Southampton are regarded as many in the Premier League as one of the league’s most consistent teams and can surely be considered a comfortable top ten side now. Though their rise has been rapid, the club has continued to develop and solidify and they’ve found comfort in their position in the Premier League. But as the top ten newcomers, they’ve got a long way to go before building a status as one of England’s top clubs. They have history, and flashes of brilliant memories, but not sustained periods of success and as such, they struggle to compare against the likes of Manchester United, Liverpool, Chelsea, Arsenal and Manchester City. They haven’t got the same familiarity of Everton and Tottenham either.

The club can’t change its status overnight. They must continue to grow, develop and overcome transitions but ultimately, for Southampton to excel to new heights they must have loyalty. All it takes is a small nucleus of players and their manager to remain loyal to the club and build upon success through consecutive seasons. If Lallana, Lambert, Shaw and co. had stayed together under Pochettino for another two or three years, Southampton may be contesting for regular European football and may have challenged for silverware. Much like Ranieri’s task at Leicester City, the Saints need to mold a team and hope they can keep it for a sustained period.

Southampton were lucky Koeman’s arrival continued along the path towards success and the Saints came through another transitional period with positivity but will Claude Muel’s reign be one step too far?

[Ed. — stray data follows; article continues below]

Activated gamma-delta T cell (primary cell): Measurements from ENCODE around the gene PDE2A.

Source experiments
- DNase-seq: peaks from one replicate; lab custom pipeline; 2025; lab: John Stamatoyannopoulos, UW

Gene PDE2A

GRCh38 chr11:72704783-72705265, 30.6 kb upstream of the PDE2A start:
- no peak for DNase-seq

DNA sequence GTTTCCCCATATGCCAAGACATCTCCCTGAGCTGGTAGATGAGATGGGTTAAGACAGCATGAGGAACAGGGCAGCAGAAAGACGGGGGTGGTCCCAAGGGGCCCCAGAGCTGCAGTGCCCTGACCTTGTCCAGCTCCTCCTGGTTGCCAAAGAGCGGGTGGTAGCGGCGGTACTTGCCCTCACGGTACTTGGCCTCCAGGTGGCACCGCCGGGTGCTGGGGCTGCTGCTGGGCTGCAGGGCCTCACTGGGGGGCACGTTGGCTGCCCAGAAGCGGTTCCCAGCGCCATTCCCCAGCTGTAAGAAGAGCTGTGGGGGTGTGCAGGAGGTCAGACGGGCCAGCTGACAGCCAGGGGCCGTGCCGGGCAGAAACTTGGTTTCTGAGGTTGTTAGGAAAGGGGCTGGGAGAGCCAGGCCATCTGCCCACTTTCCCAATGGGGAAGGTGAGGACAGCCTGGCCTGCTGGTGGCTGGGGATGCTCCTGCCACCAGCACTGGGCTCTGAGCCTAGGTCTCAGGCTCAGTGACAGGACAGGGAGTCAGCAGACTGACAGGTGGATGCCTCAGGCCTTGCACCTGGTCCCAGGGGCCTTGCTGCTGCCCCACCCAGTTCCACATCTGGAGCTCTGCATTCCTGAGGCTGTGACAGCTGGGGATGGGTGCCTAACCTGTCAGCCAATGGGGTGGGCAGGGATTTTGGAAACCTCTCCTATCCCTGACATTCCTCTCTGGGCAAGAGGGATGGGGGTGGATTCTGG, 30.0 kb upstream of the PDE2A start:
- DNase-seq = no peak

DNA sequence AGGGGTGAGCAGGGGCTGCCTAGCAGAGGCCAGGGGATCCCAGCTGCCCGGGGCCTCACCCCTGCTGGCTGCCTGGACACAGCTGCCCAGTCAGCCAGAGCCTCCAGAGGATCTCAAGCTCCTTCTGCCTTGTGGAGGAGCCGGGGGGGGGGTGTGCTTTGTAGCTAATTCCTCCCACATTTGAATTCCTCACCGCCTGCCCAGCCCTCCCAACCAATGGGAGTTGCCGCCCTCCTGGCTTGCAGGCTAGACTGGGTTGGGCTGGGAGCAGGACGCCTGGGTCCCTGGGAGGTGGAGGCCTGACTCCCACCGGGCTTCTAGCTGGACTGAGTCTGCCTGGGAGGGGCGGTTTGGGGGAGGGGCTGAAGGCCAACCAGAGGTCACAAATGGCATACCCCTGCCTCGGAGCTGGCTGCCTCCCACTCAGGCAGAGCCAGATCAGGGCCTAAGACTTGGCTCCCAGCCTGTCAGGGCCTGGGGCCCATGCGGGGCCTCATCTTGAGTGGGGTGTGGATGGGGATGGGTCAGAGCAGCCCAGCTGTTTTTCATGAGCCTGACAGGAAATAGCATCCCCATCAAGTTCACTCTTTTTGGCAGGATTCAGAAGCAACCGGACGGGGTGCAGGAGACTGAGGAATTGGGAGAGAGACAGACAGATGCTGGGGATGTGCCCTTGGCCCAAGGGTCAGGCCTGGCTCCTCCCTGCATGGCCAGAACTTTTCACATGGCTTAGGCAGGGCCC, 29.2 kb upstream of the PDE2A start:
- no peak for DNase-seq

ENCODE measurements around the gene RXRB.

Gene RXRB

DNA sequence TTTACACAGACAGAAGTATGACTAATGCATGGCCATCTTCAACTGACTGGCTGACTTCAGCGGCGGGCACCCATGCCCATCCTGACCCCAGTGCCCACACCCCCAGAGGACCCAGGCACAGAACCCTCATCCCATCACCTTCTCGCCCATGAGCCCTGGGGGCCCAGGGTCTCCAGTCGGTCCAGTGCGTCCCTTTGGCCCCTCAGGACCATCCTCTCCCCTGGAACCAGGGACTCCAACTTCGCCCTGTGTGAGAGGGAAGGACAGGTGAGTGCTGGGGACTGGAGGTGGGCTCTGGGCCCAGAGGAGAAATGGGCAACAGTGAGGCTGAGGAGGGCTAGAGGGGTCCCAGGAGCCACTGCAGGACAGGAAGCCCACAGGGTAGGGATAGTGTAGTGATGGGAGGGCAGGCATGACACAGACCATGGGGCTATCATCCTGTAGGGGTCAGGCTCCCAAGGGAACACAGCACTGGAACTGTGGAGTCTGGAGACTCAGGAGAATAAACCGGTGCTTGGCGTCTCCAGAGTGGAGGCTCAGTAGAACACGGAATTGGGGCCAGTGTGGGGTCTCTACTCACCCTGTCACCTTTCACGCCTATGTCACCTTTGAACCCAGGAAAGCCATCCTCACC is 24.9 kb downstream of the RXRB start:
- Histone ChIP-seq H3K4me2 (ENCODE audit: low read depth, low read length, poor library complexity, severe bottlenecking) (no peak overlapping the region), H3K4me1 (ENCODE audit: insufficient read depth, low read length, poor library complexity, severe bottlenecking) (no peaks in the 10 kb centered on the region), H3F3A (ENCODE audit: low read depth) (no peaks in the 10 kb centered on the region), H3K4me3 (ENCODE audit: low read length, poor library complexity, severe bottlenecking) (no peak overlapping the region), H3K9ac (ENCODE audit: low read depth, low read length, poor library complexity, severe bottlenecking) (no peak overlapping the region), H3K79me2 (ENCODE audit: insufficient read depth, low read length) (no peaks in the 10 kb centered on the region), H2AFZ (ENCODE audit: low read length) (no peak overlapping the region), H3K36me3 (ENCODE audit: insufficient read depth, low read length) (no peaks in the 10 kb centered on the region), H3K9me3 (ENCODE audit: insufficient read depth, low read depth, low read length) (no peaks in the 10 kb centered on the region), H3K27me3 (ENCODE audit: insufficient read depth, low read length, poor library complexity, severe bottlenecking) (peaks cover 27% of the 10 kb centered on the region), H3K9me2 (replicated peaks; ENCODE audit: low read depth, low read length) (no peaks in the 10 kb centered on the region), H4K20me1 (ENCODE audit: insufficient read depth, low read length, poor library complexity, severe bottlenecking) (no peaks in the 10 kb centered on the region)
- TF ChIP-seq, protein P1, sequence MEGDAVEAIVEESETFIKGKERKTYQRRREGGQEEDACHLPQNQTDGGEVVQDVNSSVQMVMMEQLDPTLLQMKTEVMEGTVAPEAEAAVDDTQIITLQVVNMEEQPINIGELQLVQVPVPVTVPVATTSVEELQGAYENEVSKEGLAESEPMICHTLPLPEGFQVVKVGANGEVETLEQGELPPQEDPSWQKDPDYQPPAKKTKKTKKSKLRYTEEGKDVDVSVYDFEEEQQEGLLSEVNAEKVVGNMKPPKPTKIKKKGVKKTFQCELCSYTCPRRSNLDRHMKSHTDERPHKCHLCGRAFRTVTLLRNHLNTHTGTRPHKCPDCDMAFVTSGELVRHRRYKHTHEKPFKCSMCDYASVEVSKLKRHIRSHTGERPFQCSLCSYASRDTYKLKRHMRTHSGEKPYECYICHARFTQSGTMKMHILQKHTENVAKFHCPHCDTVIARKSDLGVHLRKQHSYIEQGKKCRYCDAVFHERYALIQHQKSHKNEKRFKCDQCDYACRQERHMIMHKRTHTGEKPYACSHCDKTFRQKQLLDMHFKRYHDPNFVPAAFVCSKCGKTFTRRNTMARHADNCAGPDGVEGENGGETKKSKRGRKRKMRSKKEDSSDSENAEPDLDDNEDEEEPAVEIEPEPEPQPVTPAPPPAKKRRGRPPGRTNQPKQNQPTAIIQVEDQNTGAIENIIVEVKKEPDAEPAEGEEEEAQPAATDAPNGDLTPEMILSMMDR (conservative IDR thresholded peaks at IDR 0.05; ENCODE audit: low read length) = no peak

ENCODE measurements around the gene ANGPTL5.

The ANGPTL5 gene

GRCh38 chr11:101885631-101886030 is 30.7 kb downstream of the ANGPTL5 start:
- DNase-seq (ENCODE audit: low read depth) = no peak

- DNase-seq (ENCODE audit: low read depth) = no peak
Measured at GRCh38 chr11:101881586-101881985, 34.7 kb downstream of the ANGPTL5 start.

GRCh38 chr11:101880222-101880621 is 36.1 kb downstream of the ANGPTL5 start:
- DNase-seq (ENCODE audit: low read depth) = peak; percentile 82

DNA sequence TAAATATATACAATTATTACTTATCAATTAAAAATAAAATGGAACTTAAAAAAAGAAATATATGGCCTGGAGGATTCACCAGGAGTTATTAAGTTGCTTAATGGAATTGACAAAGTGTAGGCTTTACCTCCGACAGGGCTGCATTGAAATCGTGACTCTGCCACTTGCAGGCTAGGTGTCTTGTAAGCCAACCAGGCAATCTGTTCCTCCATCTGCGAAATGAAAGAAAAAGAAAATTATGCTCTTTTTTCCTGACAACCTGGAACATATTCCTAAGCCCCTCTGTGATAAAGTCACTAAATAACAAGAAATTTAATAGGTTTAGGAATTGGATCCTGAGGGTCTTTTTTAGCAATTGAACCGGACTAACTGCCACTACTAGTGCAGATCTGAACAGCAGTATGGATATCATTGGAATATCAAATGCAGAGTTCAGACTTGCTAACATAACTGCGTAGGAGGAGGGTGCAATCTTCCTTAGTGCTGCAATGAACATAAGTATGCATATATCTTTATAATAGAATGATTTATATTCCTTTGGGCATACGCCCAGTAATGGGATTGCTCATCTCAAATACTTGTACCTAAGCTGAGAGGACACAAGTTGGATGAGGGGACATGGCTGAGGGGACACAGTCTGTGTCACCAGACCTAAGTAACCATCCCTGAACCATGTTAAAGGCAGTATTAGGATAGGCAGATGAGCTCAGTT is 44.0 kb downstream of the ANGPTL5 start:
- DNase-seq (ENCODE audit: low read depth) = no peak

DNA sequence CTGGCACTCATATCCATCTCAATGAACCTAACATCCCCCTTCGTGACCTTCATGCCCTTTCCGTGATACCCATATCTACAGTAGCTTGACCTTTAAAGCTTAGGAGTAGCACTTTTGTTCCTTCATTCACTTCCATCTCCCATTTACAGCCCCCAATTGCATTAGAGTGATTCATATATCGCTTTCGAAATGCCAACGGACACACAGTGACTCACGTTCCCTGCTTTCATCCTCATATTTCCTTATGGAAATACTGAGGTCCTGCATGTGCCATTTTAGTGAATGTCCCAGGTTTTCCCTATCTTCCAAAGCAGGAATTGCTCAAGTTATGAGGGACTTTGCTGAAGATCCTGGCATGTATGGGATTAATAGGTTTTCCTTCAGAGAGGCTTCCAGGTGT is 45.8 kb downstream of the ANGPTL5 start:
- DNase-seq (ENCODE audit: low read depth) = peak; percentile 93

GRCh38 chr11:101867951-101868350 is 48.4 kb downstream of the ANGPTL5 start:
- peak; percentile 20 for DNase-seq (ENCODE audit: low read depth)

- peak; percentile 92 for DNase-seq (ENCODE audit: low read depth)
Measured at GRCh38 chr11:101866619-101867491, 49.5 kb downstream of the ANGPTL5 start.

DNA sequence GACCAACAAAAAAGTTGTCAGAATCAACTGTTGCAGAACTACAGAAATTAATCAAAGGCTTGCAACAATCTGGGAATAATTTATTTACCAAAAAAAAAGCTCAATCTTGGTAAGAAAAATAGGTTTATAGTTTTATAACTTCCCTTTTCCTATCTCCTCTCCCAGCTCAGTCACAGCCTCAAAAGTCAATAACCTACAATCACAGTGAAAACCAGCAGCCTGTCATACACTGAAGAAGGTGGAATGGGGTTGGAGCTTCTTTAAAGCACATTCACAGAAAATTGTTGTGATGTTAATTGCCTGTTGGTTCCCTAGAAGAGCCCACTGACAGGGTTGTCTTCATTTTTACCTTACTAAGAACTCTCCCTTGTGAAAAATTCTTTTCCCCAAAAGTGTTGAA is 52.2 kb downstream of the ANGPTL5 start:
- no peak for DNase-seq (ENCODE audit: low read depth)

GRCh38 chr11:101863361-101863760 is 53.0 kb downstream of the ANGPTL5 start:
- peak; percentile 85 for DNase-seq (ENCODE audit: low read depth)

Emma Sanders
Emma Sanders
Currently studying Journalism at Media City UK, I specialise in Sports Journalism and news writing. My favourite sports include football, tennis, hockey and cricket. This is reflected in my writing.
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  1. Because they’re a selling club. This is why good managers have left. It’s no good blaming Koeman for heading off to Everton when it’s the Southampton board cashing in every year by selling top stars.

    • With respect, this is nonsense! What is a ‘selling club’ exactly? The simple answer with Saints is that the rapid rise from League 1 means a lower wage structure under FFP, and our policy of producing young players and developing their potential means that they are soon in demand. Once they are aware the ‘big clubs’ will double or treble their wages they are unwilling to extend their contracts. So, the choice is then to sell high and reinvest, as with Mane, or hold on for a while and get a lower fee, as with Wanyama. Allowing players to leave on a free under Bosman would be ridiculous! Other clubs avoid this problem by having no saleable assets. Saints are trying to compete at the top by finding players better than the big clubs have, which is why they eventually want them. We do not buy ‘rejects!’

      PS……..Koeman left because he wanted to renegotiate the extension he had already agreed verbally once he knew Everton were interested. He would have seen out his final year, but Saints wanted him to commit for longer so told him to go!

  2. Hello! When another club offers 100,000 a week salary, Saints cannot match salary that under FFP. Then it becomes a matter of player loyalty.
    Make a 100,000 a week and warm the bench, or make 50,000 a week and play for Saints. Put a salary cap system in place that evens out all the teams, and saints would have been able to keep their stars.